They are talking about prosyletizing by INDIGENOUS RUSSIAN CITIZENS who are protestant, NOT western missionaries
Logged
BrotherAidan
OC.net guru
*******
Offline Offline

Faith: Eastern Orthodox
Jurisdiction: OCA
Posts: 1,568

OC.net


« Reply #49 on: April 28, 2008, 11:28:52 PM »

BTW the bitter harangues by some of the posts in this thread were the type of thing that almost made me leave Orthodoxy a few years back. Thank God I stuck with it. Thank God I have a good parish.

But if there are any new Orthodox reading this thread or those interested in Orthodoxy or catechumens, we are not all like what you may have read.

Most flesh and blood Orthodox I know are very considerate of other Christian communities while being very staunch in their own faith.
Logged
PeterTheAleut
The Right Blowhard Peter the Furtive of Yetts O'Muckhart
Section Moderator
Protospatharios
*****
Offline Offline

Faith: Orthodox Christian
Jurisdiction: OCA
Posts: 32,638


Lord, have mercy on the Christians in Mosul!


« Reply #50 on: April 28, 2008, 11:34:52 PM »

They are talking about prosyletizing by INDIGENOUS RUSSIAN CITIZENS who are protestant, NOT western missionaries
Okay, I see your point here.
Logged
Rosehip
Archon
********
Offline Offline

Faith: Eastern Orthodox
Posts: 2,760



« Reply #51 on: April 28, 2008, 11:37:53 PM »

Thank you, Brother Aidan, for your very good point. I completely understand of what you speak.
Logged

+ Our dear sister Martha (Rosehip) passed away on Dec 20, 2010.  May her memory be eternal! +
Νεκτάριος
Protokentarchos
*********
Offline Offline

Posts: 5,437



« Reply #52 on: April 29, 2008, 12:51:41 AM »

Outside of church-sponsored state persecution of Protestant missionary sects in Russia, what is the Russian Church doing to fill the spiritual void created by the Bolshevik persecutions?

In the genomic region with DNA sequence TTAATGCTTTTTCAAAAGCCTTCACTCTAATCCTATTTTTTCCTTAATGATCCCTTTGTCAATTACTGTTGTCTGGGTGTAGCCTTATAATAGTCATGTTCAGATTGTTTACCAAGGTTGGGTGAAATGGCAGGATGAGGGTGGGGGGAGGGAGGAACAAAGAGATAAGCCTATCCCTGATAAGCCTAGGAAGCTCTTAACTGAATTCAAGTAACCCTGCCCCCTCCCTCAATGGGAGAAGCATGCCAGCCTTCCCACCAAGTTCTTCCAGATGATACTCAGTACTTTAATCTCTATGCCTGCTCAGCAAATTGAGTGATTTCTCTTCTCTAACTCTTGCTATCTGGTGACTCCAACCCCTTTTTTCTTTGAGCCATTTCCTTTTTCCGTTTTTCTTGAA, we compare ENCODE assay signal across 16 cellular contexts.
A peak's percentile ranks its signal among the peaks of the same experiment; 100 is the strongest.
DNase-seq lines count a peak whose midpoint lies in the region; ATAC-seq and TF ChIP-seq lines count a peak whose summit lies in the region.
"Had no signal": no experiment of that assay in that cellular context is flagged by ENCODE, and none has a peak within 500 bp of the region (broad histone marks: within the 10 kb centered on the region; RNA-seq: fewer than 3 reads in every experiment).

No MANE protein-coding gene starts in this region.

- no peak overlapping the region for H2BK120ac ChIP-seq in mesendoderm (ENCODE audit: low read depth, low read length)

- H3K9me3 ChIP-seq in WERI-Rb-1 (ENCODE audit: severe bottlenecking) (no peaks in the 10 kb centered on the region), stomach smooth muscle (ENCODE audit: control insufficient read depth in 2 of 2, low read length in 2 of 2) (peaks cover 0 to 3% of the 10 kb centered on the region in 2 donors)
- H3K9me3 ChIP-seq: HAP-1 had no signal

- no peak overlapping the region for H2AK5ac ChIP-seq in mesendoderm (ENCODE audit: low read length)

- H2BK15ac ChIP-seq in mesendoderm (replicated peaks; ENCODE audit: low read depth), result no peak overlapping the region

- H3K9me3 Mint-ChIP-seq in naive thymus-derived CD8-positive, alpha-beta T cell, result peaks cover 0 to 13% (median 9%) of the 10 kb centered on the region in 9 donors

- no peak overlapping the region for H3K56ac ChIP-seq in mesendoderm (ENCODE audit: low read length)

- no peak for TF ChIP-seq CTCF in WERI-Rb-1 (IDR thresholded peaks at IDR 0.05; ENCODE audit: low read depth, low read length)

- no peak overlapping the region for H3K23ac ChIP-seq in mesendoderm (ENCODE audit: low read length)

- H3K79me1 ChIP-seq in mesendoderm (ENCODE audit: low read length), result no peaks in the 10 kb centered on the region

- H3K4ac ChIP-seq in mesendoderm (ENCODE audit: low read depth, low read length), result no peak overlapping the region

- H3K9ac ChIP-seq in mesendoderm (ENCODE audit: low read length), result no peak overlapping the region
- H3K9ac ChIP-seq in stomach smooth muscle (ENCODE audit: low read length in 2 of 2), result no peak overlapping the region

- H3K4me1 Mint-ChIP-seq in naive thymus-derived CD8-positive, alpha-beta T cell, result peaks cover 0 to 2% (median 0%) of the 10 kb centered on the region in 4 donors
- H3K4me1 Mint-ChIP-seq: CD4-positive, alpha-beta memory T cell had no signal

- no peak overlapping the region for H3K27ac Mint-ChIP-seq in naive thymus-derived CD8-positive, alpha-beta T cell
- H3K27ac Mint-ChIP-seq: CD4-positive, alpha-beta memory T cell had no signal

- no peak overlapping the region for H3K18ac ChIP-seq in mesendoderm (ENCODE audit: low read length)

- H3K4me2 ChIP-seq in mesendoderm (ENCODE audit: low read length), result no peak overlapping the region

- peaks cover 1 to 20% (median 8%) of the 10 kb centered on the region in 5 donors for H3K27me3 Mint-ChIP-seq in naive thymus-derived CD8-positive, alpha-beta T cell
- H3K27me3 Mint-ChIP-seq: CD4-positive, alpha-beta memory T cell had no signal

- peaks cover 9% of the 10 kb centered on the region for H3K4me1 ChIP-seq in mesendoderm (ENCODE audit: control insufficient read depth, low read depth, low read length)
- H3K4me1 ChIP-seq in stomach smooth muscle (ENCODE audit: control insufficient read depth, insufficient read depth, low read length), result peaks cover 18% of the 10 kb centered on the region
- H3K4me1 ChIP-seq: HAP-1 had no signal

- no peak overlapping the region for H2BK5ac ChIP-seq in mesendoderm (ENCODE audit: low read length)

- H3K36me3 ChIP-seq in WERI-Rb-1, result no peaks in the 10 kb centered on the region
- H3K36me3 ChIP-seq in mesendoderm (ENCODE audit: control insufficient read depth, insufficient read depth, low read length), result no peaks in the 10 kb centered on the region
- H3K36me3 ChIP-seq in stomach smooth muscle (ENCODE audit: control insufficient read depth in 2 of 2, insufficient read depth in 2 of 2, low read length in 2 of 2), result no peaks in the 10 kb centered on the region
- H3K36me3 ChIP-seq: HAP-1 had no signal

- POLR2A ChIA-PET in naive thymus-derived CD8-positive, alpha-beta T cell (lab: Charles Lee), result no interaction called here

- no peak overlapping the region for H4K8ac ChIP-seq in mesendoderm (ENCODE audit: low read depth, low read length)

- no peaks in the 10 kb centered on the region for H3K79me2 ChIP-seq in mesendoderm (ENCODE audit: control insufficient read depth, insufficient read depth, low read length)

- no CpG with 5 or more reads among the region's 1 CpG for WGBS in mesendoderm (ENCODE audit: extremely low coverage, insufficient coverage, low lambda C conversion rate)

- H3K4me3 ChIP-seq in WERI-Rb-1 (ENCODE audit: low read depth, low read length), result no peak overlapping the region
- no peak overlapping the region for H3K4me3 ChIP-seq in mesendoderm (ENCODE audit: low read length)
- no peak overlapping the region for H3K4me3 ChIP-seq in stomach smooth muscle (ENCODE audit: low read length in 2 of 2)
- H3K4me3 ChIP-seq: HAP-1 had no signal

Not to diminish what the communists did to religion, but I think it is important to not scapegoat them for every problem in today's Church.  Even reading 19th century secular literature shows just how much the aristocracy had already abandoned Orthodoxy.  Rather than a pastoral response, the Church simply grew more reactionary and ossified.  I don't mean to beat a dead horse, but I don't think I've ever seen a study from an Orthodox perspective as to why this happened and what pastoral measure ought to be taken to prevent it in the future. 

Quote
Orthodox Christian Empire no longer exists in Russia, if it ever did after Tsar Peter the Great, so the idea that the Church can use the armed might of the Russian state is an unworkable fantasy.

Peter I gets a bad wrap around here, but he also did many good things for the church like trying to fight clerical ignorance (which was rampant) by establishing a seminary system. 

This talk of indigenous Protestants reminds me Alyosha the Baptist in the end of Solzhenitsyn's One Day in the Life of Ivan Denisovich.  But obviously Solzhenitsyn hates Russia and Orthodoxy  Roll Eyes
Logged
Fr. David
The Poster Formerly Known as "Pedro"
Archon
********
Offline Offline

Faith: Eastern Orthodox
Jurisdiction: OCA, Diocese of the South
Posts: 2,828



WWW
« Reply #53 on: April 29, 2008, 10:08:02 AM »

This is long; sorry.

I read the article in the OP from a friend's blog yesterday (the post from his blog is HERE).

I dunno, y'all...it's pretty obvious that we're FAR beyond any kind of State Church situation lasting for MUCH longer (maybe a generation, two at most), with the secularization of the globe happening faster and faster, seemingly by the week.  While I tend to look with favor on the preservation of the traditional Russian religious identity as "officially" Orthodox (this at least preserves an overall, pervading national identity and context in which folks can more readily encounter the true faith, even if said faith itself is not all-pervasive now), I do acknowledge that the nominalism that this ends up engendering is not a good thing -- or rather, it has some very glaring cons.